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Phishing is one of the most significant threats to cybersecurity. Phishing may not grab the headlines like other cyber threats, but underestimating its danger is a mistake many organizations make. Here’s a deeper look at why focusing on phishing prevention is essential.

The Evolution of Phishing: From Broad Nets to Sharp Spears

Gone are the days when phishing meant generic, easily spotted emails. Now, cybercriminals engage in ‘spear phishing’, a method where they meticulously gather information about a target organization and its employees from various online sources. These crafted messages, looking deceptively legitimate, often impersonate internal contacts and are designed to elicit urgent action from unsuspecting employees.

Once a target organization is identified, attackers send malicious messages that contain timely information relevant to the targeted employees and appear to come from known sources.

For example, a bad actor might impersonate a member of the organization’s IT team and send an email with an urgent message to install an important security patch—which actually infects the employee’s computer with malware. Or an attacker may pose as the company’s HR director and invite employees to view time-sensitive documents via an enclosed link—which redirects them to a phishing page that steals their login credentials.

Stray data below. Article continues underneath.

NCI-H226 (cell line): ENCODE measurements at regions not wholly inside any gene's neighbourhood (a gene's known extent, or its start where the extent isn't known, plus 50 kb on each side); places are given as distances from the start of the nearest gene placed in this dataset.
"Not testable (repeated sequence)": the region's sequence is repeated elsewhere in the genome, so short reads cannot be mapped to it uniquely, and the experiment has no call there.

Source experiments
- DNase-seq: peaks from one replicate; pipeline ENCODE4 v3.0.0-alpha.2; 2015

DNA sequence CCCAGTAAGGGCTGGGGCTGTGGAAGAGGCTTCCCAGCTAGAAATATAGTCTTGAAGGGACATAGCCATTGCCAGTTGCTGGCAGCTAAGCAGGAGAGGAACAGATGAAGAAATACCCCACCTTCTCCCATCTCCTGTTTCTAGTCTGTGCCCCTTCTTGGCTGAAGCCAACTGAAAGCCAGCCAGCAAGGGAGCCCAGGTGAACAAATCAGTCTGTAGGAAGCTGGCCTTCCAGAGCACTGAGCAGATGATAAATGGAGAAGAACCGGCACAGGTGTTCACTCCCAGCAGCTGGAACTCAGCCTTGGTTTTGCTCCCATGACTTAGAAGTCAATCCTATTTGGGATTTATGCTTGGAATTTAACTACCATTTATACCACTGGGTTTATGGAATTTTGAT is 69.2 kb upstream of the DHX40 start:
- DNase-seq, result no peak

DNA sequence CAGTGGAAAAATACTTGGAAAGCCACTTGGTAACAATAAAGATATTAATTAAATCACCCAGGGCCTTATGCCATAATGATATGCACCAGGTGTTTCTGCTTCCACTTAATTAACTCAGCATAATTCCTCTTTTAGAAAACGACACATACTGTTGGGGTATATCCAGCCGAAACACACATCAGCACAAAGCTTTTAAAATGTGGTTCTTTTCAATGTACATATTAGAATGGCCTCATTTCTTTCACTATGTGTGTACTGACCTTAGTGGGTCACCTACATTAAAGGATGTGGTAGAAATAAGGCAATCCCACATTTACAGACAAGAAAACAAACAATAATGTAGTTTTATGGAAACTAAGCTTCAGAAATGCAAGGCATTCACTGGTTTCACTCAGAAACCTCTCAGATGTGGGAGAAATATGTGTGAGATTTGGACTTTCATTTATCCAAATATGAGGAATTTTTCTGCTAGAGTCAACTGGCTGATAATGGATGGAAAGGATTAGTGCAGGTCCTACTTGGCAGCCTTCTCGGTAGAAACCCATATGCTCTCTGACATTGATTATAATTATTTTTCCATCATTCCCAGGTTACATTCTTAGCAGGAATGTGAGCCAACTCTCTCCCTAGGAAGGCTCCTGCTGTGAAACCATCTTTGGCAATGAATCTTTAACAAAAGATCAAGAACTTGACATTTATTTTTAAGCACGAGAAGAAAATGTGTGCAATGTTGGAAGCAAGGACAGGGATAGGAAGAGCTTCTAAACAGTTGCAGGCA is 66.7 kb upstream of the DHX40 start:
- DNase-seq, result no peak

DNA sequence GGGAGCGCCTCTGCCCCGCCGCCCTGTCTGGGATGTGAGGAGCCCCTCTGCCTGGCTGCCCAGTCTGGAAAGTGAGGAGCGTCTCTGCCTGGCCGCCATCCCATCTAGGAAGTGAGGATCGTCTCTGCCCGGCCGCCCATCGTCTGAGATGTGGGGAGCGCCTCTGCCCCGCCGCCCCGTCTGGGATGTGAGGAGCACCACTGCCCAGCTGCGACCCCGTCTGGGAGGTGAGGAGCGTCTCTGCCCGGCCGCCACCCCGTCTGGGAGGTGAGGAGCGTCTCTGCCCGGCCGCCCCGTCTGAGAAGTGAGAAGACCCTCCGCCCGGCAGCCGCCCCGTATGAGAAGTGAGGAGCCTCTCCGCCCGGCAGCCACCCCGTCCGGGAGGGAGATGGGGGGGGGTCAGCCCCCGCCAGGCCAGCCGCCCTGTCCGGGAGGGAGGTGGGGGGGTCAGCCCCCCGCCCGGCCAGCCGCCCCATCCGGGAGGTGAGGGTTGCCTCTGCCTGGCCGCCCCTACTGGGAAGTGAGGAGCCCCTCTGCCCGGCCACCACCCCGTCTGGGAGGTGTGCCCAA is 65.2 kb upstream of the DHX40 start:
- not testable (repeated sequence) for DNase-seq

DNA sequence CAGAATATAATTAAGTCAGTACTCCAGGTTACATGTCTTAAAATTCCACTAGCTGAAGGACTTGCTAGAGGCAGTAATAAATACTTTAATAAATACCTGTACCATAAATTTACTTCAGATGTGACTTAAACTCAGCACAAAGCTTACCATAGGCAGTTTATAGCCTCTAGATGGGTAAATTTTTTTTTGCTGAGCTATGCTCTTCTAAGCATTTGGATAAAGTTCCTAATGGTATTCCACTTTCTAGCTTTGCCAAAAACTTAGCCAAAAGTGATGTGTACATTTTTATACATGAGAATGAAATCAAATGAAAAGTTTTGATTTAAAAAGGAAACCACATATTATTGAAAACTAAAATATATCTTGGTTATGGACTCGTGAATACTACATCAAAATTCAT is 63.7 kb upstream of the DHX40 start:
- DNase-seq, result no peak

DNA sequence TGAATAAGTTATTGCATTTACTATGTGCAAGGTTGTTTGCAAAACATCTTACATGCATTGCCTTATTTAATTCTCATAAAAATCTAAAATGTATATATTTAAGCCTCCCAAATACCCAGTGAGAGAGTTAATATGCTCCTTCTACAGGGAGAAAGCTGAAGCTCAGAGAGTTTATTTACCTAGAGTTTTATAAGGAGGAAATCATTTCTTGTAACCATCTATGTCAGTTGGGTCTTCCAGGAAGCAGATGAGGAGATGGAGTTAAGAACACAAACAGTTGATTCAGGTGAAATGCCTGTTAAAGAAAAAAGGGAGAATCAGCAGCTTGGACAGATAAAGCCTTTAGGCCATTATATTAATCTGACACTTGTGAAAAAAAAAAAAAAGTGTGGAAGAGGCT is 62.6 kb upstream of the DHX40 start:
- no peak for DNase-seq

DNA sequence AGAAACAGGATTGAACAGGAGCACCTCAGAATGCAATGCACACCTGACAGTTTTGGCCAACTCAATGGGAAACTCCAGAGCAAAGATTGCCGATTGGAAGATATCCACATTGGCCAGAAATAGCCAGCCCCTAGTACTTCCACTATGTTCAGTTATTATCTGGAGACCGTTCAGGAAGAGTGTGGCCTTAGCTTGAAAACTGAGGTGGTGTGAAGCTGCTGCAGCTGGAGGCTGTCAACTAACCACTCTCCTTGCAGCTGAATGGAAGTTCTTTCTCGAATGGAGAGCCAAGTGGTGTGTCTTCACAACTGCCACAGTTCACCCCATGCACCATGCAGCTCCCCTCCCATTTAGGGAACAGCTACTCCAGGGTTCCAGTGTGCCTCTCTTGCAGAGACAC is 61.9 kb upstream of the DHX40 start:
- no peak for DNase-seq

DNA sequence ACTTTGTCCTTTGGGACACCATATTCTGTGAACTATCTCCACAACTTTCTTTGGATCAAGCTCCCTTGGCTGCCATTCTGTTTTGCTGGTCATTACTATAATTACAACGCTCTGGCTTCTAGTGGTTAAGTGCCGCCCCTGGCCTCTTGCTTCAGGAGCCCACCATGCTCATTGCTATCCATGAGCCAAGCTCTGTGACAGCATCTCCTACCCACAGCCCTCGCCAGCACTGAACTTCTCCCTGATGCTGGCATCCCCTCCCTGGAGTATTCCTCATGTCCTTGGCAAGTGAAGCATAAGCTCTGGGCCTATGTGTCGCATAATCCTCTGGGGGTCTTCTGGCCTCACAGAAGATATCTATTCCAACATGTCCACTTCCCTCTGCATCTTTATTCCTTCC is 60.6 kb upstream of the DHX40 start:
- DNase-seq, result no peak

The Art of Deception: Today’s Convincing Phishing Attacks

Modern phishing emails are sophisticated and alarmingly convincing. Thanks to tools like Google Translate and AI tools like ChatGPT, threat actors can craft messages with perfect spelling, grammar, and syntax, which can bypass the tell-tale signs of yesteryear’s phishing attempts. They also spoof email addresses of trusted parties, hiding their true identities behind usernames and URLs with minor misspellings or character substitutions that are easily overlooked.

Attackers focus on exploiting emotions and using social engineering, making them hard to distinguish from genuine correspondence. In short, bad actors have learned how to create phishing emails that wouldn’t raise any level of suspicion in most employees.

The Domino Effect: How One Phishing Email Opens Many Doors

In today’s professional landscape, an email account is central to virtually all job-related functions. It’s used by employees not just for communication but also for essential tasks such as accessing various applications, linking different business accounts, and managing password resets. This central role makes email accounts a prime target for cybercriminals, as gaining control of these credentials can open doors to a wide array of other systems and accounts within an organization.

Take, for example, a compromised Microsoft 365 email account. Such a breach doesn’t just expose the email itself; it potentially allows attackers to infiltrate integrated tools like Microsoft Teams, SharePoint, and OneDrive. This breach provides opportunities to access and extract confidential information and valuable data.